And once again, with a full magazine of full weight dummy rounds (full spec dummy rounds of the type gunsmiths use to fully check firearm feeding and function can be found here at Brownells) it’s time to practice your draw using your new holster and pistol.  Fully load your firearm with dummy rounds and seat it in the holster you’ve already adjusted the tension on.  Now, wearing your holster and handgun in it’s normal carry position, cover it so it’s concealed like you’d normally be.  If it’s 10f outside that means your jacket will be zipped up like you’d normally have it.  If summer time and you’re using an IWB holster than cover it with your polo shirt.


 

The idea is to simulate actual carry conditions as much as possible.  If you need to grab the bottom of your shirt and pull it up before each draw, then do it.  Never cheat yourself when it comes to training.  Why in the world someone spends all the money they do on top gear and practice sessions, and then alter any step in the process, is beyond my comprehension.  Just do it right.

 

CAUTION:  Perhaps the most common type of self-inflicted firearms injury is shooting yourself while drawing.  Andy Tailor knew this and it’s why he only gave Barney Fife a single round and told him to carry it on an empty chamber.  Firearms instructors know this and in beginning classes often substitute a loaded firearm for a S.I.R.T. or Airsoft handgun for the drawing part of the class exercise.   Negligent unintended discharges most often come when drawing and immediately putting your finger on the trigger before you’re on target, or re-holstering with your finger still on the trigger.  REMEMBER, only put your finger on the trigger when you’re on target and ready to shoot.  And to remove your finger after firing and before making your firearm safe.

 

Now, break down the steps of the draw into single logical steps.  Sweep your shirt up or your jacket open with your off-hand, put your hand on the butt of your handgun and push down for a good grip, drawing the minimal amount necessary complete a proper grip with your finger off the trigger and on it’s index point, pull completely up and clear of the holster, and now push the handgun out towards your target until you are on target and controlling the situation.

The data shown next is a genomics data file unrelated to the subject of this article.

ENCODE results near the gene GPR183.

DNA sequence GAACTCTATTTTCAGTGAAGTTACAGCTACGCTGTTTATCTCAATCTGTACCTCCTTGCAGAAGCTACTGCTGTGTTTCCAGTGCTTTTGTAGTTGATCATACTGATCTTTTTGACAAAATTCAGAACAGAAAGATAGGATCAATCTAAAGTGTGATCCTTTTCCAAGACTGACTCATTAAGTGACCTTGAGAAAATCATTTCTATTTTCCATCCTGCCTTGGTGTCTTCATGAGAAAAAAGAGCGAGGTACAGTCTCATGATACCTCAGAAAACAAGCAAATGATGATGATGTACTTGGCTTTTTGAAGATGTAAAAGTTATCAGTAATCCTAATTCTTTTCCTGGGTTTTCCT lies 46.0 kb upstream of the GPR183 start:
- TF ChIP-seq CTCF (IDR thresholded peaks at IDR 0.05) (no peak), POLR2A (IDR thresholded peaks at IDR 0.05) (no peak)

Make as many small steps as possible, and then like a martial artist uses kata’s, practice over and over again until you can do all the steps without fail while keeping your eyes on the threat.  This includes re-holstering and using your thumb to guide the handgun.  Never take your eyes off the threat no matter what.   A smart threat will be waiting for you to expose your weak spot, don’t give them any.  Do this over, and over, and over, and over again.. until it becomes second nature.  This might take one or it might take a hundred sessions, but soon you’ll be able to do without thinking about it, and that should be your goal.   If the time ever comes to draw on a threat you want to be able to keep 100% of your mind on the threat and not need to use 50% of your mind to draw.




Make as many small steps as possible, and then like a martial artist uses kata’s, practice over and over again until you can do all the steps without fail while keeping your eyes on the threat.  This includes re-holstering.  Never take your eyes off the threat no matter what.   A smart threat will be waiting for you to expose your weak spot, don’t give them any.  Do this over, and over, and over, and over again.. until it becomes second nature.  This  might take one or it might take a hundred sessions, but soon you’ll be able to do without thinking about it, and that should be your goal.   If the time ever comes to draw on a threat you want to be able to keep 100% of your mind on the threat and not need to use 50% of your mind to draw.